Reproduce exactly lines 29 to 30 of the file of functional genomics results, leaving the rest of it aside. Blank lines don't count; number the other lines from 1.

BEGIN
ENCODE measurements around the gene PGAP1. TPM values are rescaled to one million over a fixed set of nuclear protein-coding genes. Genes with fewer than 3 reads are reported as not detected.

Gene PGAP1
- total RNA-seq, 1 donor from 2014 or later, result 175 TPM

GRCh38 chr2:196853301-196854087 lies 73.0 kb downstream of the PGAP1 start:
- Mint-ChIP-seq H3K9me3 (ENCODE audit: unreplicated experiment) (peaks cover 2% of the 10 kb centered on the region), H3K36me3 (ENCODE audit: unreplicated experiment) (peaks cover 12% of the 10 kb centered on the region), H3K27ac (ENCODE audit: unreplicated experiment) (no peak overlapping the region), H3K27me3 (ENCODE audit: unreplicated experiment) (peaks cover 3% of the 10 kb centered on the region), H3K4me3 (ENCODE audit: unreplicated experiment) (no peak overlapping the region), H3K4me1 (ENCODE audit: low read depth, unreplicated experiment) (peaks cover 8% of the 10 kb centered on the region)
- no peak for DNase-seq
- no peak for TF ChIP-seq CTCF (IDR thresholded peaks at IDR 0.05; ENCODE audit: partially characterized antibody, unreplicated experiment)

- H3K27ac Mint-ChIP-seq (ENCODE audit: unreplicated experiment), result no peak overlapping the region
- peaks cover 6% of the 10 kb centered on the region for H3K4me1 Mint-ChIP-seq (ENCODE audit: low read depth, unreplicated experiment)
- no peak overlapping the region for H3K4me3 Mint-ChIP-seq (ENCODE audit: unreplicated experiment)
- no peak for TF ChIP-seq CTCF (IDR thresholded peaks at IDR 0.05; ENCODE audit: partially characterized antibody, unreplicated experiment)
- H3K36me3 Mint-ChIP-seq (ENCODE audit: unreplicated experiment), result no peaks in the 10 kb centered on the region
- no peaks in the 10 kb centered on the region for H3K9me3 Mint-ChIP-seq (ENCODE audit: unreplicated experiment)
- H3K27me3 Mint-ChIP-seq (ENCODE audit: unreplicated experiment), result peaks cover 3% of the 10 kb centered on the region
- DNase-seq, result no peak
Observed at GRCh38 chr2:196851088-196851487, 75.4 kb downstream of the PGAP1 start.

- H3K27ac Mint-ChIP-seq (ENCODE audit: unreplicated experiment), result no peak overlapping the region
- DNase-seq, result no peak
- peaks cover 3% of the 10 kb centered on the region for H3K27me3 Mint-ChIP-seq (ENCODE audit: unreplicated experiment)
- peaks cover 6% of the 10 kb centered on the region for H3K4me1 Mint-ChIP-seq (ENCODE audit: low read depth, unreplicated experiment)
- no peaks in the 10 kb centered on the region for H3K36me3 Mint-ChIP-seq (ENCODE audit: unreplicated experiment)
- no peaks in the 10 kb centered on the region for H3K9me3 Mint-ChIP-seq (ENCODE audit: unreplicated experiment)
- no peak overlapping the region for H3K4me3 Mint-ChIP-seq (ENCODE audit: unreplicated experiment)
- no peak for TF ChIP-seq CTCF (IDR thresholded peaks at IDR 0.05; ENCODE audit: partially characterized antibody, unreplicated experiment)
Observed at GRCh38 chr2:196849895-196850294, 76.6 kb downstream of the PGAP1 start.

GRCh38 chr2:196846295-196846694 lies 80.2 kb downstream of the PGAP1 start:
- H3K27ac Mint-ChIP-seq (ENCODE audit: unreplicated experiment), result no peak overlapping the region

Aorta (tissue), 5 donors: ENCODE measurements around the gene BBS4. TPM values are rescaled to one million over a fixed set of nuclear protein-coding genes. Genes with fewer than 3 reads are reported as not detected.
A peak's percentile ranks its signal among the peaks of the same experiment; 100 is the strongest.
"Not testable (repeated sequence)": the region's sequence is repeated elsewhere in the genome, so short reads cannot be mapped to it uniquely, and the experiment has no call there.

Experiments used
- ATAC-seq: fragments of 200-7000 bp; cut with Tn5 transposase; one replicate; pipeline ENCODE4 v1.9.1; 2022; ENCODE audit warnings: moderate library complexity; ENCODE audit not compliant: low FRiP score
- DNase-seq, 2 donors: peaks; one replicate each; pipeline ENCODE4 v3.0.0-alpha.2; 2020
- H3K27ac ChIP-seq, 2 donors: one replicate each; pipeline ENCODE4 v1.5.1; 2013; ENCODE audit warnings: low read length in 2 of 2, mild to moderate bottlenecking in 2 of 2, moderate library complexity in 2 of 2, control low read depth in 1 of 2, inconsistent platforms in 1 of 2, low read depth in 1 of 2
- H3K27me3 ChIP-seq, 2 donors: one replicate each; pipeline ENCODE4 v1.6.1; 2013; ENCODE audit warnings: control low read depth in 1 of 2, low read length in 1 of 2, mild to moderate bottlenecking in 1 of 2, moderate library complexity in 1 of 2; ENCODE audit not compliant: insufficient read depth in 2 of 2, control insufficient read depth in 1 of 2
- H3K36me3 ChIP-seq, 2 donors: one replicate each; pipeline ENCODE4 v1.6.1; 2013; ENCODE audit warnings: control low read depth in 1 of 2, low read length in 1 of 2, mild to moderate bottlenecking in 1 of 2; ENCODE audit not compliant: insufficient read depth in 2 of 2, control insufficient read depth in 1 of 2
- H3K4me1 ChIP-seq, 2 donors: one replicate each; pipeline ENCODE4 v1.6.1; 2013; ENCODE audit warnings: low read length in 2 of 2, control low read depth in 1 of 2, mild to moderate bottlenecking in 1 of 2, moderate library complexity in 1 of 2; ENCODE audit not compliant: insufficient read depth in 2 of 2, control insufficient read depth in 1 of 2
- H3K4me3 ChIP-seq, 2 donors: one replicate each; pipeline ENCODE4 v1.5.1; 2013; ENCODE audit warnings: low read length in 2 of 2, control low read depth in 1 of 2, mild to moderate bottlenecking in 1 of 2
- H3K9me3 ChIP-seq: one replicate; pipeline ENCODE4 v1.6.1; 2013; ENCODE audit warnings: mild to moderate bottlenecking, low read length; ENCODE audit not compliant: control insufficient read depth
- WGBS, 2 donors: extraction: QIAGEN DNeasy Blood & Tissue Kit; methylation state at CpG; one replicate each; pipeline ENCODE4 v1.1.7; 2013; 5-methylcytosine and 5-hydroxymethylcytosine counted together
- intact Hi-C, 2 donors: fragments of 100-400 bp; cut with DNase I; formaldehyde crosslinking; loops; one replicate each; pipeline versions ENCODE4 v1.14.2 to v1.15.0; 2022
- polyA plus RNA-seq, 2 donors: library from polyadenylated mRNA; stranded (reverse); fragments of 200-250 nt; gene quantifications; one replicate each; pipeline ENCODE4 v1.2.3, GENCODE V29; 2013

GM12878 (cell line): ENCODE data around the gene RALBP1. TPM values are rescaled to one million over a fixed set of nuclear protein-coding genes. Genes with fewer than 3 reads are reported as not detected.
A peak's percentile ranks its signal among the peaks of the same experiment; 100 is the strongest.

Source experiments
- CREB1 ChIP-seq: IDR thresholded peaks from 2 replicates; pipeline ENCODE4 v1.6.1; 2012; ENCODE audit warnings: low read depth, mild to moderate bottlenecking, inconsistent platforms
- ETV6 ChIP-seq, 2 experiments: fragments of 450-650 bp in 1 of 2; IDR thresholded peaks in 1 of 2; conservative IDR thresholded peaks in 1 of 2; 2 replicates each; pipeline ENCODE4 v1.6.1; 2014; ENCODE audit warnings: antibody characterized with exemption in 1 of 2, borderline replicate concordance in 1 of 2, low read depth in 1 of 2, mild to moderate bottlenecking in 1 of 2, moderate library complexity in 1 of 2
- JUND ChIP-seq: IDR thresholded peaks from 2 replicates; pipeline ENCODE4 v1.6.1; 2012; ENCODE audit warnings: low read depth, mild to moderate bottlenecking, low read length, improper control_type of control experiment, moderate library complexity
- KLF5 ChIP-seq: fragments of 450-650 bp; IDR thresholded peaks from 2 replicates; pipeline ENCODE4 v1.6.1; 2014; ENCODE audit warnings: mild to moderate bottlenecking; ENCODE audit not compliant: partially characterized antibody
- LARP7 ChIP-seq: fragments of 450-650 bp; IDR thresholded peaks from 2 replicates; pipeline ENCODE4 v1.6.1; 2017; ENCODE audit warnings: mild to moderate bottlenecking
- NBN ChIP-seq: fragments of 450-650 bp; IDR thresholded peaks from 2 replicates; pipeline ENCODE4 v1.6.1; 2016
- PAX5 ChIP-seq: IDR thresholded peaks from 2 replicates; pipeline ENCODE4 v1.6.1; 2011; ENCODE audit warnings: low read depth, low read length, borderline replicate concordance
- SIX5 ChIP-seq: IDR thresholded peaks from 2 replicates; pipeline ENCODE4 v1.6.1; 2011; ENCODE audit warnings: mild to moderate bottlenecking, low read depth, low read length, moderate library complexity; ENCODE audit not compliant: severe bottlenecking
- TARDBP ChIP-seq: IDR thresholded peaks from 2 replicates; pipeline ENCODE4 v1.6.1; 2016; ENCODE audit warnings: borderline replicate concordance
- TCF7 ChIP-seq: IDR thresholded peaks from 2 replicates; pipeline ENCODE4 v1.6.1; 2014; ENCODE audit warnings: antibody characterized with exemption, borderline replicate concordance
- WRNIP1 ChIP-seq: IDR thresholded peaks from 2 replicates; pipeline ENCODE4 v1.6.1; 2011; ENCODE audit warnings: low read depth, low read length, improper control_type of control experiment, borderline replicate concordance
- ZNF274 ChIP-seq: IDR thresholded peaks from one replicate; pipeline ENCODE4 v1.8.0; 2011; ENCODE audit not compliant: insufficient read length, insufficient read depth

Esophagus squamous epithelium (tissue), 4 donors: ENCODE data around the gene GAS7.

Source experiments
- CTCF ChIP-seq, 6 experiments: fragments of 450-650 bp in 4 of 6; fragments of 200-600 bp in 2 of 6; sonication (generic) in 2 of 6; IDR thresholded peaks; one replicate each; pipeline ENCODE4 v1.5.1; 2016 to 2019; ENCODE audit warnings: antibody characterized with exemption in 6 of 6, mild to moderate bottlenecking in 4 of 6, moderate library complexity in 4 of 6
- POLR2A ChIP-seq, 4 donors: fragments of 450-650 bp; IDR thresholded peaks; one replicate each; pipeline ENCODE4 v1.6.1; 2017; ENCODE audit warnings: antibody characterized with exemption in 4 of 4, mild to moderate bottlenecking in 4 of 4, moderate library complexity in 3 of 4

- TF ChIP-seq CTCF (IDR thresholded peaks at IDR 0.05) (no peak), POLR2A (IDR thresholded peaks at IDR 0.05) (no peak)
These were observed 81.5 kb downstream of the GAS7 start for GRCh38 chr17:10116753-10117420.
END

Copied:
A peak's percentile ranks its signal among the peaks of the same experiment; 100 is the strongest.
"Not testable (repeated sequence)": the region's sequence is repeated elsewhere in the genome, so short reads cannot be mapped to it uniquely, and the experiment has no call there.